(Rick Hampson, USA Today) – In southern West Virginia, they call this The Highway That Time Forgot, a 100-mile, two-lane stretch of stomach-churning switchbacks and careening coal trucks, clogged by stop-and-start school buses, slow-driving seniors, and the random pedestrian.
Infamous are its ear-popping ascents and declines; its oscillating speed limits and paucity of passing zones; its (by one count) 333 substandard curves. Rock ledges tower over the road, and sometimes boulders fall on it.
That Route 52 is the best east-west connection through the coalfields — two entire counties have not an inch of four-lane — testifies to how badly the area needs the 65-mph, limited-access divided highways that the rest of America takes for granted.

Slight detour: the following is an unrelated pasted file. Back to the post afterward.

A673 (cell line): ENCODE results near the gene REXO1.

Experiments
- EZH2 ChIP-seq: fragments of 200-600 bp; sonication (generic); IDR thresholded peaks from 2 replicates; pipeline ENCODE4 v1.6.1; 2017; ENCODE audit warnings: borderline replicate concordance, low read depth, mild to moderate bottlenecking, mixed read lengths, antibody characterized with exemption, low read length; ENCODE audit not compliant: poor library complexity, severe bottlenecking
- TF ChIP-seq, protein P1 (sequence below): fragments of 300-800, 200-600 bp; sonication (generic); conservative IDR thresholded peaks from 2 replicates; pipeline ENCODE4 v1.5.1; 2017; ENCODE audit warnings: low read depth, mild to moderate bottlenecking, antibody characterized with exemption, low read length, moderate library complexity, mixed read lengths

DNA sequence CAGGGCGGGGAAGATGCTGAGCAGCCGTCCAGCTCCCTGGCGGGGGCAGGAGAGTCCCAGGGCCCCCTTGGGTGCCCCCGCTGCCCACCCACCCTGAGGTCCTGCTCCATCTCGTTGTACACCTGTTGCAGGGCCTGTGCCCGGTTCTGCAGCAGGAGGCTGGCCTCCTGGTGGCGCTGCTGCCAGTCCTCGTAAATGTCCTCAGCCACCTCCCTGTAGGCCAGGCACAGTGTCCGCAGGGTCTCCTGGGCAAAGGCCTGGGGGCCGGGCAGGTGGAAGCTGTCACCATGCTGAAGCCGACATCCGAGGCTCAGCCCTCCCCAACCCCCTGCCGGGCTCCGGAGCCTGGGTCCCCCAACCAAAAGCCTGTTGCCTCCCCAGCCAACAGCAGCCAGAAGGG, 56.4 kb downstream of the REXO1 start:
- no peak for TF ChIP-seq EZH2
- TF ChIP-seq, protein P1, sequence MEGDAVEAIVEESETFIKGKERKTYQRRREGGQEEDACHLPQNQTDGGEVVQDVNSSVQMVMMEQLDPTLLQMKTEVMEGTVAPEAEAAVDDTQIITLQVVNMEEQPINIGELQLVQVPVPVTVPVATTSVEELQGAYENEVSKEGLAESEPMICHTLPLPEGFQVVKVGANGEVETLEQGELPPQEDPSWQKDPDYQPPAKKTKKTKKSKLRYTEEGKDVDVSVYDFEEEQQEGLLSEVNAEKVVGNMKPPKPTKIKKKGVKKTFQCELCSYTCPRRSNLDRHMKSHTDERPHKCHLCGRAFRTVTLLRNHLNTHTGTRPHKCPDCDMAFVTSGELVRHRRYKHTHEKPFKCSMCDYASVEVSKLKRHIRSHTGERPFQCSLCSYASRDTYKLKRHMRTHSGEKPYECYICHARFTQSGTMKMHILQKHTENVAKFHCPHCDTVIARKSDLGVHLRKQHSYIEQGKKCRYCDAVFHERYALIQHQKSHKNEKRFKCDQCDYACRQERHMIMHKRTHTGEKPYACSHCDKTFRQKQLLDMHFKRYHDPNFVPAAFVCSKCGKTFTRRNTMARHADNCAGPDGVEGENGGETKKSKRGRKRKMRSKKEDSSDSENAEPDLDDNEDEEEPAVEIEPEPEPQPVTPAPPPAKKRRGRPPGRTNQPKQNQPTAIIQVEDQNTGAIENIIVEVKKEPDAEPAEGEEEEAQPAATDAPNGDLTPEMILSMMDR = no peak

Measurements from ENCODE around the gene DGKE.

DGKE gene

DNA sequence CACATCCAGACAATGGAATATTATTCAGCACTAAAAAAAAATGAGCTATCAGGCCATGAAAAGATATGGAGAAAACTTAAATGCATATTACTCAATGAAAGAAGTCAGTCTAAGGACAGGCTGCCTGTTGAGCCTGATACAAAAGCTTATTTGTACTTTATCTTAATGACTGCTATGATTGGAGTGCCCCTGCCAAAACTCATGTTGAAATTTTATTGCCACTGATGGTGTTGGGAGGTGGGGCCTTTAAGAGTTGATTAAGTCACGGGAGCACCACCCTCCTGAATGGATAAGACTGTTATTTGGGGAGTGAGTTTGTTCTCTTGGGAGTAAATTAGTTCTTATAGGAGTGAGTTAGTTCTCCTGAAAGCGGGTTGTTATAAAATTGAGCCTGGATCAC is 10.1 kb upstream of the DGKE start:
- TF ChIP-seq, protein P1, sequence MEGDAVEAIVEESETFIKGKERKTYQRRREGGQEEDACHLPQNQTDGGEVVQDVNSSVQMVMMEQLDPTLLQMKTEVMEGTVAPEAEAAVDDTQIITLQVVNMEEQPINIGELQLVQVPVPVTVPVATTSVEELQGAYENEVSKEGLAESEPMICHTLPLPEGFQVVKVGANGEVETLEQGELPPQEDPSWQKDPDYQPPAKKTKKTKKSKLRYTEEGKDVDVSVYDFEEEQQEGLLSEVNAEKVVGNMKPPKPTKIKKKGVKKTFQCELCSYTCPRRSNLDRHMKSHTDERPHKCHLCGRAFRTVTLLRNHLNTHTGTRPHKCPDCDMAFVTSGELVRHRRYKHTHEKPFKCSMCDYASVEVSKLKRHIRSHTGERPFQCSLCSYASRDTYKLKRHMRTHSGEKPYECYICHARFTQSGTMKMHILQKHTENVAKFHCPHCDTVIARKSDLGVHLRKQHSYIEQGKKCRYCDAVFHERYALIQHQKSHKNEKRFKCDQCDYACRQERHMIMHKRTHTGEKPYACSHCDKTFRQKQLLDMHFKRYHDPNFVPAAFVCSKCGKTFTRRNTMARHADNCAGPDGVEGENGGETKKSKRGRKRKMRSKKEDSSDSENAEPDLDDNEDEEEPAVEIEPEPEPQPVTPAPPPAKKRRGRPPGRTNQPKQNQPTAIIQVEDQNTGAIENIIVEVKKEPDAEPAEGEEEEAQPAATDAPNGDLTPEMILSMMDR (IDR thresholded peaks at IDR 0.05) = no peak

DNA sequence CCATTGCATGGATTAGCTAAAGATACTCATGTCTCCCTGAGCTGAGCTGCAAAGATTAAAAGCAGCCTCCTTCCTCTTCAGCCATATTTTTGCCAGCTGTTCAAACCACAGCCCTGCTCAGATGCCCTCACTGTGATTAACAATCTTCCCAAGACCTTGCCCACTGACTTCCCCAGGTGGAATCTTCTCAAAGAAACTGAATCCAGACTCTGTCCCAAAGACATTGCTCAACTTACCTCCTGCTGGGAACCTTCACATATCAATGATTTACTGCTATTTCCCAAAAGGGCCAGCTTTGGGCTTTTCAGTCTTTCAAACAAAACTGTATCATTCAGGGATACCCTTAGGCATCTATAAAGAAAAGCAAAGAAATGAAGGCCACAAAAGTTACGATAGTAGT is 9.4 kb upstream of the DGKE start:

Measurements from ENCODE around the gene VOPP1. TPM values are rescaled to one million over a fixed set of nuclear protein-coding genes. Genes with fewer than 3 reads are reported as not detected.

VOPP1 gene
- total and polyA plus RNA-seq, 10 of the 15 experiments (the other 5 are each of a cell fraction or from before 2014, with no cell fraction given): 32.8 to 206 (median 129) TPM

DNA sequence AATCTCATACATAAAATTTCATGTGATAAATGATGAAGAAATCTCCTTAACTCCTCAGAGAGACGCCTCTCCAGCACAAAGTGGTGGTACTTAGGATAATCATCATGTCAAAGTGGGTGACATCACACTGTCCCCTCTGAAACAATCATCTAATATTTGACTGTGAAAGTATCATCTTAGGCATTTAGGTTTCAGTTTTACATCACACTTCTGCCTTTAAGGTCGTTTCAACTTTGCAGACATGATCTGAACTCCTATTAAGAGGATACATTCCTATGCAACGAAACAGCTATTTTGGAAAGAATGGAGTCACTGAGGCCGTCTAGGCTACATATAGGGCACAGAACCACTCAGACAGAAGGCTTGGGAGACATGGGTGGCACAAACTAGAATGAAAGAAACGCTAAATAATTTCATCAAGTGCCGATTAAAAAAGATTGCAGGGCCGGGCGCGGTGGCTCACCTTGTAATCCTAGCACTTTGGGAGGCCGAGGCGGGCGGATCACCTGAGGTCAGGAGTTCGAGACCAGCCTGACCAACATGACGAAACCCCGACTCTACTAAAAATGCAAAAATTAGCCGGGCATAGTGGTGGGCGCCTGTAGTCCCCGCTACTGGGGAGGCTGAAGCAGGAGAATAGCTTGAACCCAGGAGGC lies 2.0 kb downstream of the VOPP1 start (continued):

President Trump has famously promised to “bring back coal’’ and put miners back to work. But he’s also who’s promised $1 trillion for infrastructure. At the Republican National Convention, on election night, in his inaugural address and last week in his first speech to Congress, the New York developer has vowed to build highways.
To Trump supporters here, his infrastructure promises are as important as his coal promises. Highways, in fact, are seen as deliverance from coal’s economic tyranny.
“If we could get highways in here, we wouldn’t have to depend on coal,’’ says Ray Bailey, the assessor in McDowell County, where Trump got 74% of the vote. He’s tacitly admitting that while Trump may be unable to revive an industry that has been declining for decades, he can at least build some roads.